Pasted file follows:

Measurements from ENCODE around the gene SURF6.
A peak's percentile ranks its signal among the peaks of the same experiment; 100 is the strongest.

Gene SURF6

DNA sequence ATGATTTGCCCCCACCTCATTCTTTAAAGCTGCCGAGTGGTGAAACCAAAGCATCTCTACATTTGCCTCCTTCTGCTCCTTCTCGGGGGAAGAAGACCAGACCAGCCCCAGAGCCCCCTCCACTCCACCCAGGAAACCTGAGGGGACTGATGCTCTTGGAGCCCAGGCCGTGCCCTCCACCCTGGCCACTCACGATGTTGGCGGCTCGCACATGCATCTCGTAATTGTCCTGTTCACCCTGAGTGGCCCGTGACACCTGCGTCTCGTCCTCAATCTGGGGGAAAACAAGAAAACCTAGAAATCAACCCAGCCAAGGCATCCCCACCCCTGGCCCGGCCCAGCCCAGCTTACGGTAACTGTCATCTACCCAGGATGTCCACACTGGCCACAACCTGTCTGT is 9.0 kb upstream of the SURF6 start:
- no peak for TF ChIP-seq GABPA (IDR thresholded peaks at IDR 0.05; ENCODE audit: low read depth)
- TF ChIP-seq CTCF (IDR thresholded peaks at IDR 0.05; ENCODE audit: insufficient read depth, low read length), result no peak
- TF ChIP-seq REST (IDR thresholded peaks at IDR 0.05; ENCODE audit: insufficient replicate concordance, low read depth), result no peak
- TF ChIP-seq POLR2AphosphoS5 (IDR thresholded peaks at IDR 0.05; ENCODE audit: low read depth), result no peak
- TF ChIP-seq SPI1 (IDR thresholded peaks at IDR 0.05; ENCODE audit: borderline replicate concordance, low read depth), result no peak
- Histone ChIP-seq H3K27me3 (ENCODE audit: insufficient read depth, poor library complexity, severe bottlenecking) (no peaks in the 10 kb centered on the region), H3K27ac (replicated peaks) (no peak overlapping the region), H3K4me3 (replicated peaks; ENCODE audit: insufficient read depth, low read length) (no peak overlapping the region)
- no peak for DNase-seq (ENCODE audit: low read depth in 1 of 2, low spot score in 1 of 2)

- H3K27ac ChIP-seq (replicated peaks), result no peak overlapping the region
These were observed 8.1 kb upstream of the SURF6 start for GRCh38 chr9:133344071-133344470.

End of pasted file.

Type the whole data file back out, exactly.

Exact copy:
Measurements from ENCODE around the gene SURF6.
A peak's percentile ranks its signal among the peaks of the same experiment; 100 is the strongest.

Gene SURF6

DNA sequence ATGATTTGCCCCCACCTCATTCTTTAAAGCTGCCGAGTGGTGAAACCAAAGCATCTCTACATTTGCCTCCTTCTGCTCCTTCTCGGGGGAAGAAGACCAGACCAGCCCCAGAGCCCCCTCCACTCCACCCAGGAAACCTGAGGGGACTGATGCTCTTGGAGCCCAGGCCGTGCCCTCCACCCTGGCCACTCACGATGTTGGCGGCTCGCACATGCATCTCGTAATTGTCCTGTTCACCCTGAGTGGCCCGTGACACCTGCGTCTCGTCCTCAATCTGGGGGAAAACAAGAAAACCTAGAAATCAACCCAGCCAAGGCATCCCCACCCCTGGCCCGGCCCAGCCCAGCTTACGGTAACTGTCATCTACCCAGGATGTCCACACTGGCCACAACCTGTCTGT is 9.0 kb upstream of the SURF6 start:
- no peak for TF ChIP-seq GABPA (IDR thresholded peaks at IDR 0.05; ENCODE audit: low read depth)
- TF ChIP-seq CTCF (IDR thresholded peaks at IDR 0.05; ENCODE audit: insufficient read depth, low read length), result no peak
- TF ChIP-seq REST (IDR thresholded peaks at IDR 0.05; ENCODE audit: insufficient replicate concordance, low read depth), result no peak
- TF ChIP-seq POLR2AphosphoS5 (IDR thresholded peaks at IDR 0.05; ENCODE audit: low read depth), result no peak
- TF ChIP-seq SPI1 (IDR thresholded peaks at IDR 0.05; ENCODE audit: borderline replicate concordance, low read depth), result no peak
- Histone ChIP-seq H3K27me3 (ENCODE audit: insufficient read depth, poor library complexity, severe bottlenecking) (no peaks in the 10 kb centered on the region), H3K27ac (replicated peaks) (no peak overlapping the region), H3K4me3 (replicated peaks; ENCODE audit: insufficient read depth, low read length) (no peak overlapping the region)
- no peak for DNase-seq (ENCODE audit: low read depth in 1 of 2, low spot score in 1 of 2)

- H3K27ac ChIP-seq (replicated peaks), result no peak overlapping the region
These were observed 8.1 kb upstream of the SURF6 start for GRCh38 chr9:133344071-133344470.